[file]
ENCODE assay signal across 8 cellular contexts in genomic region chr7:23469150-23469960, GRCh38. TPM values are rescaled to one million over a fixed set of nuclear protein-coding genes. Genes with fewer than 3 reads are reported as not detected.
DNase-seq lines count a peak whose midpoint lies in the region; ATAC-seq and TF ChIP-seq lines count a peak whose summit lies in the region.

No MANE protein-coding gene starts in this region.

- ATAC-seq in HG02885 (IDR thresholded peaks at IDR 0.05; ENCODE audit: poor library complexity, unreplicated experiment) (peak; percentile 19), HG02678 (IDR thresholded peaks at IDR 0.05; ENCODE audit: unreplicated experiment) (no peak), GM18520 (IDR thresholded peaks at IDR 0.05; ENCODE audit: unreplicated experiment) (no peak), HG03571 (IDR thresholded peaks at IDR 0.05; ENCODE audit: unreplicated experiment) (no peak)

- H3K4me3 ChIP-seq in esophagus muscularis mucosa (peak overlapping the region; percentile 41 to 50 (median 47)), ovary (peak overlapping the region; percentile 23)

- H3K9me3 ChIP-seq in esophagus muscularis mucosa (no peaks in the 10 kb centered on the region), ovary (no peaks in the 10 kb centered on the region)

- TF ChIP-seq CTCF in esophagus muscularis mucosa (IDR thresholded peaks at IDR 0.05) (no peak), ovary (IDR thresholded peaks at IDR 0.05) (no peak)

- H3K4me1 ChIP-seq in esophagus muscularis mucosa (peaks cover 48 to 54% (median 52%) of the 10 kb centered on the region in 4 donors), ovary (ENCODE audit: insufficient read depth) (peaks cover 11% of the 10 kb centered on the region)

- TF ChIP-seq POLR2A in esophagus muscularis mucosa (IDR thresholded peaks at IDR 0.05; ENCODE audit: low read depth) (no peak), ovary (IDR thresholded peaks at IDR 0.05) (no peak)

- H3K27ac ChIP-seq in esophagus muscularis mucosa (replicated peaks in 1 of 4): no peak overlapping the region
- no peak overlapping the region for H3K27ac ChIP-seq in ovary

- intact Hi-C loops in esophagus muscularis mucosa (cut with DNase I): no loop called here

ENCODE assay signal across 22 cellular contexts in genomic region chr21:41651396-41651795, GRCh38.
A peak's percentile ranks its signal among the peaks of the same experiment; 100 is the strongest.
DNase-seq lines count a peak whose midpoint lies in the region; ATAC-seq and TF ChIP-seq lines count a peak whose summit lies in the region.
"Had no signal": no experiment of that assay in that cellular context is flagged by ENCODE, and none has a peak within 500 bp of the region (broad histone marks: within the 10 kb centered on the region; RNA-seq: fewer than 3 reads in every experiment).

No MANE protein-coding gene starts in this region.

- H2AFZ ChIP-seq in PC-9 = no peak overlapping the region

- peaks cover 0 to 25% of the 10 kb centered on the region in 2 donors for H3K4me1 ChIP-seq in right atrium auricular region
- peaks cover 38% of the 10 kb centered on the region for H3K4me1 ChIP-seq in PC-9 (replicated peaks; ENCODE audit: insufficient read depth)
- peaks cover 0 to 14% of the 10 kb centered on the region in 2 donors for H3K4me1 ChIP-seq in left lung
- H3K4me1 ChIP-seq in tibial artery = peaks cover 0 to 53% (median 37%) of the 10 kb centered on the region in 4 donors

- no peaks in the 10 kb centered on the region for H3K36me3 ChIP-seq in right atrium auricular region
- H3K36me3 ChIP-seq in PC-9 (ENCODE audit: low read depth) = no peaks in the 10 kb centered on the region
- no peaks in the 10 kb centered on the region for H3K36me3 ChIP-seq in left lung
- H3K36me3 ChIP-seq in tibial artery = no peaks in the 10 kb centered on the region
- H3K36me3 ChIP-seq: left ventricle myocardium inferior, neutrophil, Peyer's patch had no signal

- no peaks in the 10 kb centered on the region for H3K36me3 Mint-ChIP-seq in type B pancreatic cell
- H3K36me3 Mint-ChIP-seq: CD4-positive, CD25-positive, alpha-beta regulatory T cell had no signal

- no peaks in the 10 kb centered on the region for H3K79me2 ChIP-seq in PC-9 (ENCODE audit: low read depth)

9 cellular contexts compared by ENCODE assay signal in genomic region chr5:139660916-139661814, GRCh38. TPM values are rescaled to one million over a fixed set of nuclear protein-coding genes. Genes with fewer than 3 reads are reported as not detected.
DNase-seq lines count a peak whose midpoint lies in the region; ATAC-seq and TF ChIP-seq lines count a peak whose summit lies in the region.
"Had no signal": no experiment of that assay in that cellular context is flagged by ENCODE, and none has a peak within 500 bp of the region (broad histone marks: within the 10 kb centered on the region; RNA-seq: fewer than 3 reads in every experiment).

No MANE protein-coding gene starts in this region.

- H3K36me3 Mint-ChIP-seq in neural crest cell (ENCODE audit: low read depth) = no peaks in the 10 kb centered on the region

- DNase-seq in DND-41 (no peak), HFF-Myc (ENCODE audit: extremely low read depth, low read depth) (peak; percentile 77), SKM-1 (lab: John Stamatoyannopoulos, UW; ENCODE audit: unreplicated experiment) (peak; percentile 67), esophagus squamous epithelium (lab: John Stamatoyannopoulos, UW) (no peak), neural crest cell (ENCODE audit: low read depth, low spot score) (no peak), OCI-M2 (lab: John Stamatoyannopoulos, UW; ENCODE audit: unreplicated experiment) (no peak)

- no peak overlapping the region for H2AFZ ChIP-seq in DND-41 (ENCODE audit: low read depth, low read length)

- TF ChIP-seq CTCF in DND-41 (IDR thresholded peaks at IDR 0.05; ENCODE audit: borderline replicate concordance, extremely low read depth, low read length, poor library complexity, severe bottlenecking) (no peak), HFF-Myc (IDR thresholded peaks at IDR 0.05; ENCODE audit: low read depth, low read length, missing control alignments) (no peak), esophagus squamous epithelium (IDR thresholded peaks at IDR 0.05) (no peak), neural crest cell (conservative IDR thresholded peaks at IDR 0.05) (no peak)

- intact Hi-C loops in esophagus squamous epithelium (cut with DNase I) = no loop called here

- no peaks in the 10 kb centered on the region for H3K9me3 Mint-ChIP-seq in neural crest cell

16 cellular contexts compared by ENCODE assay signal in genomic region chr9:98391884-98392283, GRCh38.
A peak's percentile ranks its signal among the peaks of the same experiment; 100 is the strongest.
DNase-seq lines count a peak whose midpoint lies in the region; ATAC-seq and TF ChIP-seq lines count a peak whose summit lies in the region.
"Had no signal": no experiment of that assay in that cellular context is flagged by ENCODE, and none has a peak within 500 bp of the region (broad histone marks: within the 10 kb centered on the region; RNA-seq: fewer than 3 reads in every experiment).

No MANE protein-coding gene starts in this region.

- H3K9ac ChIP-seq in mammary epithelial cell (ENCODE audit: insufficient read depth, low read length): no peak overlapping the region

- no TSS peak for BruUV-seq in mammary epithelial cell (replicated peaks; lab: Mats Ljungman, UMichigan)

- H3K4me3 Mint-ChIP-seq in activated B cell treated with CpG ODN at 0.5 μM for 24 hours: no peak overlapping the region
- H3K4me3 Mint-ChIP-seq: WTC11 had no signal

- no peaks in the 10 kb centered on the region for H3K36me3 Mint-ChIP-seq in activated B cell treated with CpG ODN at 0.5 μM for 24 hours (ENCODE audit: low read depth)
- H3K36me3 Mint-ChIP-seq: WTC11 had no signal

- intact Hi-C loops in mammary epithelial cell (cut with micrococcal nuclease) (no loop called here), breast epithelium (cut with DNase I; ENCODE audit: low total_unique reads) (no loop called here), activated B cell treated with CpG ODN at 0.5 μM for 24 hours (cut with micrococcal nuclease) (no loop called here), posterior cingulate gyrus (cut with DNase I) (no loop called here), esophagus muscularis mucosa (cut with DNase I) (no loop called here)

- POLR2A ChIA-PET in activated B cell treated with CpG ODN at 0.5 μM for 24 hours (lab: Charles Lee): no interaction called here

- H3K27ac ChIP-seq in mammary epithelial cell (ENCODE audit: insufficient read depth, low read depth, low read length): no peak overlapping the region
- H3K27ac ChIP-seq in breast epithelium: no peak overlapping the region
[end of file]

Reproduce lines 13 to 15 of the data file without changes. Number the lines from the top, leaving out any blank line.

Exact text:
ENCODE assay signal across 22 cellular contexts in genomic region chr21:41651396-41651795, GRCh38.
A peak's percentile ranks its signal among the peaks of the same experiment; 100 is the strongest.
DNase-seq lines count a peak whose midpoint lies in the region; ATAC-seq and TF ChIP-seq lines count a peak whose summit lies in the region.